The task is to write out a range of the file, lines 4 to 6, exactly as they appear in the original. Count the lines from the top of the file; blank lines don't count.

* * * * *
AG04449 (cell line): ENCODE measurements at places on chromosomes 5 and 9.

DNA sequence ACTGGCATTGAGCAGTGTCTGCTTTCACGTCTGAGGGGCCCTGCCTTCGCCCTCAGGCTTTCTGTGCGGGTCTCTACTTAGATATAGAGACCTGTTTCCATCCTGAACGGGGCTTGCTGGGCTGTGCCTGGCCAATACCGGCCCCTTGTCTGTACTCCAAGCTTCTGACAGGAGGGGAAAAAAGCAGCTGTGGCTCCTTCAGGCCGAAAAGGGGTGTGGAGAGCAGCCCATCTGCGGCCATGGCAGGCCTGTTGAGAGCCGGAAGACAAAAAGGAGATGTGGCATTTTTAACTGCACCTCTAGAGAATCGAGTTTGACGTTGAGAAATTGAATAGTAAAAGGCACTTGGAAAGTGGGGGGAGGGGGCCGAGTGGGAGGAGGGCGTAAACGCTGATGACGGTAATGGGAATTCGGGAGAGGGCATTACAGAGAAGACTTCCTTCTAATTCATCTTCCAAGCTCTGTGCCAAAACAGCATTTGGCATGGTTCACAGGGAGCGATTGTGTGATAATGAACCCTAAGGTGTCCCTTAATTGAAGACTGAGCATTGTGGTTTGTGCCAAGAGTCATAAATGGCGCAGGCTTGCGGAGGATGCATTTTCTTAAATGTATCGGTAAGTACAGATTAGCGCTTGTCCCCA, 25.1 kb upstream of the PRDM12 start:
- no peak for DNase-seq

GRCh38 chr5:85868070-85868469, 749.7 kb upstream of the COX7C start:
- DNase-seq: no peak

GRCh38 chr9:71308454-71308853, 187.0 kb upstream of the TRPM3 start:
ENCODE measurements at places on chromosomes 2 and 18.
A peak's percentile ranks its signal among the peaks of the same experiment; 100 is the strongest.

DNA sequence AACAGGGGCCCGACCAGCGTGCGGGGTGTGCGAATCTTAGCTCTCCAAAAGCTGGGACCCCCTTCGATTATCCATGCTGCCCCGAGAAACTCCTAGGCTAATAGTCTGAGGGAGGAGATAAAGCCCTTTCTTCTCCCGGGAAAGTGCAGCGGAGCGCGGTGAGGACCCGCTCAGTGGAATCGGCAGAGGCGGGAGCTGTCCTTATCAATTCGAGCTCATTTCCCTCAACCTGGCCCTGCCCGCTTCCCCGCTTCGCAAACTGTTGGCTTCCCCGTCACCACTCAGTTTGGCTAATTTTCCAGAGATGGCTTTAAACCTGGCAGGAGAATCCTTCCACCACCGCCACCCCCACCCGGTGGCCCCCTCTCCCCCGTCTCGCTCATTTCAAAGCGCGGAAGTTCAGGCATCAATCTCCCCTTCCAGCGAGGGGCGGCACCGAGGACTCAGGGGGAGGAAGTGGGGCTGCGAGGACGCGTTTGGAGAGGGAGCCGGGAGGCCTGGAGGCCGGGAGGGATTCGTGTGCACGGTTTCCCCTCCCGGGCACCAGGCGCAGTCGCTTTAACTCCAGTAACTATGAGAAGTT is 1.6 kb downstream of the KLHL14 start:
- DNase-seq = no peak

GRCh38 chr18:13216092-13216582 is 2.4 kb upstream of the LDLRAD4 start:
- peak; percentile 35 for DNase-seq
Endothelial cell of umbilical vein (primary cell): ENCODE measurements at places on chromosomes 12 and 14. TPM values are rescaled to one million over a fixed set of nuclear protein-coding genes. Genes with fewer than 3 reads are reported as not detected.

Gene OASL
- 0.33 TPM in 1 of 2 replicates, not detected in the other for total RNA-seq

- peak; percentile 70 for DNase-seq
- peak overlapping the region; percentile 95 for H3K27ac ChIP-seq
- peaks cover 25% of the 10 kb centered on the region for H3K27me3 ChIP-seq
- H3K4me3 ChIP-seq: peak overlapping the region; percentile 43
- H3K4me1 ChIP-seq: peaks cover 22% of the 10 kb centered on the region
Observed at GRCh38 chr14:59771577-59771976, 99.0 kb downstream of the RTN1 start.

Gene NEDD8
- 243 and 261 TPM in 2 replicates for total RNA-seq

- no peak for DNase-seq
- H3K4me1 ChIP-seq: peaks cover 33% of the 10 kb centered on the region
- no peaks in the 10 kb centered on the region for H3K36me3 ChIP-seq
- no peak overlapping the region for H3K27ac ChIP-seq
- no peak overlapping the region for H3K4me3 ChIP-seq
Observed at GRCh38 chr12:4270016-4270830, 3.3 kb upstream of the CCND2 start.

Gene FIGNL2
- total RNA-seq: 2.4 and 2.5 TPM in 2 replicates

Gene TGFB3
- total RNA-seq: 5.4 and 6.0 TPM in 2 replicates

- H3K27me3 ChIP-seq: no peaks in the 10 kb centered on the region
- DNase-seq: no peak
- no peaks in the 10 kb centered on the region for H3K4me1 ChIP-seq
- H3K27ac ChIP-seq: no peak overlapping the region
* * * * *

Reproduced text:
GRCh38 chr5:85868070-85868469, 749.7 kb upstream of the COX7C start:
- DNase-seq: no peak

GRCh38 chr9:71308454-71308853, 187.0 kb upstream of the TRPM3 start: